P. Halmer
This paper reviews the uses, properties and manufacture of the main array of ‘seed enhancement technologies’ that are implemented in current commercial practice, with a particular emphasis on cultivated horticultural and ornamental species. Recent developments, as well as some of the newer technical approaches that are still in the research or at an early commercial stage, are covered. Coating technologies - pelleting, encrusting and filmcoating - are now used increasingly widely to facilitate seed planting, by altering seed shape, weight and surface texture, improving seed-soil contact, or manipulating imbibition. They are also used to deliver materials such as micronutrients and crop protection agents, including the high-dose systemic insecticides. New pellet manufacturing techniques, using rotary coaters, have provided an alternative to traditional ‘pan coating’. Hydration treatments manipulate vigour or physiological status, such as by priming, steeping, and pregermination. These treatments are used to make germination and seedling growth more rapid and synchronous in the seedbed in the open field or in protected conditions, and better tolerate environmental stresses. Both priming and coating technologies can also deliver beneficial microorganisms from seeds to crops. Organic farming market standards are stimulating the evaluation and optimization of methods to produce healthy planting material and new seed sanitation treatments as alternatives to fungicides or conventional hot water or bleach treatment while retaining seed viability in storage. Sorting on the basis of colour, X-ray analysis of internal structures or buoyant density in solvents offer the ability to remove weak or dead seeds, and hence ‘upgrade’ seedlot quality.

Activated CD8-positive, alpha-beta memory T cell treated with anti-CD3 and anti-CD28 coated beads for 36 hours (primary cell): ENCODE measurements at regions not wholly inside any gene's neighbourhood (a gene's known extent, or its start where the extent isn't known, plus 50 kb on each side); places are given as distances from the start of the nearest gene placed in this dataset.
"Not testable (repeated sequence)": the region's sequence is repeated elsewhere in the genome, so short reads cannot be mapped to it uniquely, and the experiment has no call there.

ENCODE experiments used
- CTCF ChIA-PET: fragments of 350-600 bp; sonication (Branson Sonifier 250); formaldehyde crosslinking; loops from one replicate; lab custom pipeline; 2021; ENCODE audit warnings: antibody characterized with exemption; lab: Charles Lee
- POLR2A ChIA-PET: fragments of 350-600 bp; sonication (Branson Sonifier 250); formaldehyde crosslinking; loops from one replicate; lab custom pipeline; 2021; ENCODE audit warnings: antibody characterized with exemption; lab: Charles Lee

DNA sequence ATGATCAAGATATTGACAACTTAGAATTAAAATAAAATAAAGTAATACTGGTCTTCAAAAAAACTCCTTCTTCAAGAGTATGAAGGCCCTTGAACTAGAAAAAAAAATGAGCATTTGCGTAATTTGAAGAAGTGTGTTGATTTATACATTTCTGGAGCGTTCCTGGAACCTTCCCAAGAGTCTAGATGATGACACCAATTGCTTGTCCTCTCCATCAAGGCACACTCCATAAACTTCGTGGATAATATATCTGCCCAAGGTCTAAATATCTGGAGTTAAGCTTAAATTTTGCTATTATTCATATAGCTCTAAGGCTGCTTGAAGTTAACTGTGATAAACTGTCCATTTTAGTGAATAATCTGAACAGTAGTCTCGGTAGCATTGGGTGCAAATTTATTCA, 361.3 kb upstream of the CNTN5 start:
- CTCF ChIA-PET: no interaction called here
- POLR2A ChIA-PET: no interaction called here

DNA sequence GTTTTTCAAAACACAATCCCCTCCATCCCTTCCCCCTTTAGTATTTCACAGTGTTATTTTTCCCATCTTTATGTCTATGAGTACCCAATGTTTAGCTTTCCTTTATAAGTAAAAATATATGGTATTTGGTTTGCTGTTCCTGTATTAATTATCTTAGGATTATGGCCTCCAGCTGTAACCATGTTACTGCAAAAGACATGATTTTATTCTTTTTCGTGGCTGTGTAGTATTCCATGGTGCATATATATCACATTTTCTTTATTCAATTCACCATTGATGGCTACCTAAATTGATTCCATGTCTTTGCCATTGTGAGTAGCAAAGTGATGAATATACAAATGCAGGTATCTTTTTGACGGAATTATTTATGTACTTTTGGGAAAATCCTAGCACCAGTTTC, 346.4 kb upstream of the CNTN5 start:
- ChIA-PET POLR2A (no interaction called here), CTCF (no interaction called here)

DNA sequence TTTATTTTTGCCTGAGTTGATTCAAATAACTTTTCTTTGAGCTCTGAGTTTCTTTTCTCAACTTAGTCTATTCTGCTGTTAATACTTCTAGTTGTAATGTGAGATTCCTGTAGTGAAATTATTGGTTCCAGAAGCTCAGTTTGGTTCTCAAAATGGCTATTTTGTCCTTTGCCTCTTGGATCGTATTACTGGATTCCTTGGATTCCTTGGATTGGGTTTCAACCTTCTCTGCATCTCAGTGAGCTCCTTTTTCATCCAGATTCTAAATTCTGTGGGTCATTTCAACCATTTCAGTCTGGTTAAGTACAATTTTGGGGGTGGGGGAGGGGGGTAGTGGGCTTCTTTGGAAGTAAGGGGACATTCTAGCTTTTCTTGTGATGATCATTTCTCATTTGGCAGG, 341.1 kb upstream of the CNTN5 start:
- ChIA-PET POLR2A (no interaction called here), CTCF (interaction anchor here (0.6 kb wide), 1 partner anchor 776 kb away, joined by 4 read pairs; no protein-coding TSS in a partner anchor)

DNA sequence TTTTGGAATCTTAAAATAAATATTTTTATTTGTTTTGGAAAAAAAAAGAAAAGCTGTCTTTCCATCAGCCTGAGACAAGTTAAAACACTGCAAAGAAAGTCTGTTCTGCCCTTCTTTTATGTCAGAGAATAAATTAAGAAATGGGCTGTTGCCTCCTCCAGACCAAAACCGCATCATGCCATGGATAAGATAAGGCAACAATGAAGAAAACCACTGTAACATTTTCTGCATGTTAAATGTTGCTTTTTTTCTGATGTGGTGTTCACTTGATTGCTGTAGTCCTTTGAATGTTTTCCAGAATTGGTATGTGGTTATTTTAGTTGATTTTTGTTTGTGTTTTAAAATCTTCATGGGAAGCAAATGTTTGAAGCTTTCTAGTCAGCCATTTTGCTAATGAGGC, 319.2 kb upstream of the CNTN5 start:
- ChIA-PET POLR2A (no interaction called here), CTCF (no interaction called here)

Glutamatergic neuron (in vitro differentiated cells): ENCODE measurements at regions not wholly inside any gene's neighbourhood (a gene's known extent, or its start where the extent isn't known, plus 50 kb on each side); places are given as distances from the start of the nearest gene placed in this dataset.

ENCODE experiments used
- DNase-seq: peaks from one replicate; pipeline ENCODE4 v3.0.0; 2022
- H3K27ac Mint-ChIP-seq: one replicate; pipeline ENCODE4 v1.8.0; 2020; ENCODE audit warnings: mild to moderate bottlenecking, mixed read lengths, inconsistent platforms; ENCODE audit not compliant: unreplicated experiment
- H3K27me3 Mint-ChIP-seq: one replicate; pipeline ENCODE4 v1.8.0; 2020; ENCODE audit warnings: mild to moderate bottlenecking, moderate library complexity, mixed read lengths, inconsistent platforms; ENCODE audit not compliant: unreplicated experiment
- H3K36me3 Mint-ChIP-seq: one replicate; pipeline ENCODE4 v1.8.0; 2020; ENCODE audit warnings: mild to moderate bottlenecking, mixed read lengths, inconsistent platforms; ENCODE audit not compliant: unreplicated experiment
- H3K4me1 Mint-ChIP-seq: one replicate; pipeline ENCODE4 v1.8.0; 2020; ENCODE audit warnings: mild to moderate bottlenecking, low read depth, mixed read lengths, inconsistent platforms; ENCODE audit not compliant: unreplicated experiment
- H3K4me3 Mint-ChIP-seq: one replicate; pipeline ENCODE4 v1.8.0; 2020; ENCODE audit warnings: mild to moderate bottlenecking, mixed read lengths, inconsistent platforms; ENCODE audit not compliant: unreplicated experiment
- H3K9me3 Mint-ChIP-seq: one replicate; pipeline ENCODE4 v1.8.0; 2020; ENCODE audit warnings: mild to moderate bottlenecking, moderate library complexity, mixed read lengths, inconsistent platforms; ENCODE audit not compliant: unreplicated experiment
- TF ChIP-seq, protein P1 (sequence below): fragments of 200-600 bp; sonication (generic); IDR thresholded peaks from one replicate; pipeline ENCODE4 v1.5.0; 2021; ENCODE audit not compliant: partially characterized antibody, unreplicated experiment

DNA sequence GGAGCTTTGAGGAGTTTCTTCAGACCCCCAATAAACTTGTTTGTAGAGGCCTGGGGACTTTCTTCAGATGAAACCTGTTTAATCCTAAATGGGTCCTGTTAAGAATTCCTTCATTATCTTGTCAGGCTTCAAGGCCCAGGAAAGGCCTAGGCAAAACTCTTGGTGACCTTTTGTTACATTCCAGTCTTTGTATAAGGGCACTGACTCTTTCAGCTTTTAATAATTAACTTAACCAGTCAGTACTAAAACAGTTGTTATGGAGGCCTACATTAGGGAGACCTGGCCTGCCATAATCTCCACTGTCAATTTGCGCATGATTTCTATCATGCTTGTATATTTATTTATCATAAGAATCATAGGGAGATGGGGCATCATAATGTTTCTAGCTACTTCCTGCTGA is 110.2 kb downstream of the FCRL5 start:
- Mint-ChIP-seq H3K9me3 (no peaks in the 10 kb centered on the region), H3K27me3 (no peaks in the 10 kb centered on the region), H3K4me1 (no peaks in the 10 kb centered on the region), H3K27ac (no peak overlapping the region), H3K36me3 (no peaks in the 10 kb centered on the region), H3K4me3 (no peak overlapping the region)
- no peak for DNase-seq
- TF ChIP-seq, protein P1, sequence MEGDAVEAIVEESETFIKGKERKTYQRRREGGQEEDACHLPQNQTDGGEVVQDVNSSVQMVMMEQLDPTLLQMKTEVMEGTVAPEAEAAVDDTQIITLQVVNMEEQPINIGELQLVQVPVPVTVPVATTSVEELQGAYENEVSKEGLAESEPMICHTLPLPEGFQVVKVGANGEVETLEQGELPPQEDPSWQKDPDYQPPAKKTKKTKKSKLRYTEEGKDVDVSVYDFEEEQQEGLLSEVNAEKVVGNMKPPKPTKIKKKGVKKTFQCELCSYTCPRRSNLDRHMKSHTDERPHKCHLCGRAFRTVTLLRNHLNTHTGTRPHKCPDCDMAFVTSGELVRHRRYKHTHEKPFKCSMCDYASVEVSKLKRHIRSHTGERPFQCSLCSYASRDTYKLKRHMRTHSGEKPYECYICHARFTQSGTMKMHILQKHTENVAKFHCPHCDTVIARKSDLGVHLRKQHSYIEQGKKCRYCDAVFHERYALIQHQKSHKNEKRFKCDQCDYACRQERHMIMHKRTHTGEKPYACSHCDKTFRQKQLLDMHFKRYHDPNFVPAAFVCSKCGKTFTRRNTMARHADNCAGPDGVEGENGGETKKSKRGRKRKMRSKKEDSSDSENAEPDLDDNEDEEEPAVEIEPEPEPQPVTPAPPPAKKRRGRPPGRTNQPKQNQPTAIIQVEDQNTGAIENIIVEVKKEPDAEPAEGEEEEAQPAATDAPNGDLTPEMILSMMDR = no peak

Halmer, P. (2008). SEED TECHNOLOGY AND SEED ENHANCEMENT . Acta Hortic. 771, 17-26
DOI: 10.17660/ActaHortic.2008.771.1
seed treatment, priming, coating, pelleting, seed disinfection

Acta Horticulturae